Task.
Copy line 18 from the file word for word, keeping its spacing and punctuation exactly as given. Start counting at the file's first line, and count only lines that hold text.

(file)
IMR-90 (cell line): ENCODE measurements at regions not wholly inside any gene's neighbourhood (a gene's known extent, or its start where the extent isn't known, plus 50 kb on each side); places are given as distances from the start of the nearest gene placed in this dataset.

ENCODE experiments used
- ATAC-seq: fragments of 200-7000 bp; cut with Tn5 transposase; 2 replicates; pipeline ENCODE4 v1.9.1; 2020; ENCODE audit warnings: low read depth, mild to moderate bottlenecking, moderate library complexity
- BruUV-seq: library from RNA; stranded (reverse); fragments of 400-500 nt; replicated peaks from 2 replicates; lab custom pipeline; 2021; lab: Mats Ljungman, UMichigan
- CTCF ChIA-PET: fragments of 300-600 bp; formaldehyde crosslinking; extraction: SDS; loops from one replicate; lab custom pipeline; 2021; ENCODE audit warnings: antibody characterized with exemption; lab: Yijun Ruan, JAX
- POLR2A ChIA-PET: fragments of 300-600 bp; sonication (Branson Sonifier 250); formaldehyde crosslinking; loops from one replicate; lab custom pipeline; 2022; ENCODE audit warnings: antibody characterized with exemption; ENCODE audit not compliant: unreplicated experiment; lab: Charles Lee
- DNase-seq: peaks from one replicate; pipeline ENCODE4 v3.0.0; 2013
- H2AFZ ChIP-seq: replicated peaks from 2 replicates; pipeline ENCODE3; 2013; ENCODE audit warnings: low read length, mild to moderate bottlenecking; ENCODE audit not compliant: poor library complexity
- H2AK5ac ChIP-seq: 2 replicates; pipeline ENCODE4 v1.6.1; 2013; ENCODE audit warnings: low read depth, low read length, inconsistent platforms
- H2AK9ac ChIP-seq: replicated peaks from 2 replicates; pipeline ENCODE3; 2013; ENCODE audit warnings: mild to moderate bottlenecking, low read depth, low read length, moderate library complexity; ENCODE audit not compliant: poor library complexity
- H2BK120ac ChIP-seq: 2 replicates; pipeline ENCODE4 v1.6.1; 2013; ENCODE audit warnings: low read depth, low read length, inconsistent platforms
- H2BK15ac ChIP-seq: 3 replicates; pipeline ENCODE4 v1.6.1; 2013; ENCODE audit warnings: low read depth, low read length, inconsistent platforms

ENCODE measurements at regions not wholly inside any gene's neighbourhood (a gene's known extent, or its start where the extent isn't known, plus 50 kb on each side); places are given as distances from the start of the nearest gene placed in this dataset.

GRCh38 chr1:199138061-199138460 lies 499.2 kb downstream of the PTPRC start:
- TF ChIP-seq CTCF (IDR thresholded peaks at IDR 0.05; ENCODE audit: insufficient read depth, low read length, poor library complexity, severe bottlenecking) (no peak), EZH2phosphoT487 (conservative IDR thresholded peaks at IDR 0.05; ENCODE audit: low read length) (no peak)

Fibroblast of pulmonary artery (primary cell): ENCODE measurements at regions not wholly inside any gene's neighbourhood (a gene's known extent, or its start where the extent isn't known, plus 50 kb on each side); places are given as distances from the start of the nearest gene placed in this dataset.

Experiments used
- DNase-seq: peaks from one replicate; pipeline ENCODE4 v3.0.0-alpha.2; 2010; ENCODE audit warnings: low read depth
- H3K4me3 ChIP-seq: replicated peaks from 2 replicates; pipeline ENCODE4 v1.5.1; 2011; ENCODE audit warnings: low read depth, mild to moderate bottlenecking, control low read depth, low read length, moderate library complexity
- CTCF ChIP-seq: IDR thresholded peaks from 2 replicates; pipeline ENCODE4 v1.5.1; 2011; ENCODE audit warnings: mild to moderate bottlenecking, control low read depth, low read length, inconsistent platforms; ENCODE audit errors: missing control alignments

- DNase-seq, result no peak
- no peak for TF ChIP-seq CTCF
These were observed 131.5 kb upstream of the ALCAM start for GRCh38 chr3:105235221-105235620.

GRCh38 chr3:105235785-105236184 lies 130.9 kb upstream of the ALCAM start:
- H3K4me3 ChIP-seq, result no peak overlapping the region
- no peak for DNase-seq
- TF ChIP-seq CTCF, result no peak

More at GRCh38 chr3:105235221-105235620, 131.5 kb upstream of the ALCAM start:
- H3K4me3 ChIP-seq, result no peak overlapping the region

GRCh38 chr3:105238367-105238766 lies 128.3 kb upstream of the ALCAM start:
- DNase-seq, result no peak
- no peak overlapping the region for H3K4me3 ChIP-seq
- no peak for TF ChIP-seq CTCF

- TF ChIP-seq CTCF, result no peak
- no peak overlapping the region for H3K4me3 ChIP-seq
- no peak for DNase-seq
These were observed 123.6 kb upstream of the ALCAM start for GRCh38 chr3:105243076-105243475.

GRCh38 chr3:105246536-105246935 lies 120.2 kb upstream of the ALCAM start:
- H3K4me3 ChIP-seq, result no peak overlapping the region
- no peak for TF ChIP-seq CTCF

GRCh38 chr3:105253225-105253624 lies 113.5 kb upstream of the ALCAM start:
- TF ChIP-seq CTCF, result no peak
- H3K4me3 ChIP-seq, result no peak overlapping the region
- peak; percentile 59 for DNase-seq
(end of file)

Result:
- DNase-seq: peaks from one replicate; pipeline ENCODE4 v3.0.0-alpha.2; 2010; ENCODE audit warnings: low read depth